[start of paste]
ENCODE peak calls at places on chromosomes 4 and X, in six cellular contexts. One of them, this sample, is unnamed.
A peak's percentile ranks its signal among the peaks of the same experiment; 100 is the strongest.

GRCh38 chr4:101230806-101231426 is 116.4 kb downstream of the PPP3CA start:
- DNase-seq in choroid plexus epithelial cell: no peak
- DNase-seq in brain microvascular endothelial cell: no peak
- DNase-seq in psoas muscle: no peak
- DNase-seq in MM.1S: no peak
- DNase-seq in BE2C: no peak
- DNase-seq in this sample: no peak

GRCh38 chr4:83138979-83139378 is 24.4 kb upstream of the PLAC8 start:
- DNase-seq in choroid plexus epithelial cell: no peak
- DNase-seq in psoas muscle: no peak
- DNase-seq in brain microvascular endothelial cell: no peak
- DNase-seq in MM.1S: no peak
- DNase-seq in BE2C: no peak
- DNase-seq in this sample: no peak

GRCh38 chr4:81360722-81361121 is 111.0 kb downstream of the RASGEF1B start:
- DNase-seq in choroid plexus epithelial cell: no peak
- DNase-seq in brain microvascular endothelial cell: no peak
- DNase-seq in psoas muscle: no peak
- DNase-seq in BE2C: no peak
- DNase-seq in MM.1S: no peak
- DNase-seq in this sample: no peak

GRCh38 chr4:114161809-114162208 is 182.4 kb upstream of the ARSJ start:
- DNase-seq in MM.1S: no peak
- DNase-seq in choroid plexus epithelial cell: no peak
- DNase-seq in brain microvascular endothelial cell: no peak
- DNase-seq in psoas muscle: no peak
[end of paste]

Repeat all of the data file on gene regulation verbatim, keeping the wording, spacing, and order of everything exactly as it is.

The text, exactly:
ENCODE peak calls at places on chromosomes 4 and X, in six cellular contexts. One of them, this sample, is unnamed.
A peak's percentile ranks its signal among the peaks of the same experiment; 100 is the strongest.

GRCh38 chr4:101230806-101231426 is 116.4 kb downstream of the PPP3CA start:
- DNase-seq in choroid plexus epithelial cell: no peak
- DNase-seq in brain microvascular endothelial cell: no peak
- DNase-seq in psoas muscle: no peak
- DNase-seq in MM.1S: no peak
- DNase-seq in BE2C: no peak
- DNase-seq in this sample: no peak

GRCh38 chr4:83138979-83139378 is 24.4 kb upstream of the PLAC8 start:
- DNase-seq in choroid plexus epithelial cell: no peak
- DNase-seq in psoas muscle: no peak
- DNase-seq in brain microvascular endothelial cell: no peak
- DNase-seq in MM.1S: no peak
- DNase-seq in BE2C: no peak
- DNase-seq in this sample: no peak

GRCh38 chr4:81360722-81361121 is 111.0 kb downstream of the RASGEF1B start:
- DNase-seq in choroid plexus epithelial cell: no peak
- DNase-seq in brain microvascular endothelial cell: no peak
- DNase-seq in psoas muscle: no peak
- DNase-seq in BE2C: no peak
- DNase-seq in MM.1S: no peak
- DNase-seq in this sample: no peak

GRCh38 chr4:114161809-114162208 is 182.4 kb upstream of the ARSJ start:
- DNase-seq in MM.1S: no peak
- DNase-seq in choroid plexus epithelial cell: no peak
- DNase-seq in brain microvascular endothelial cell: no peak
- DNase-seq in psoas muscle: no peak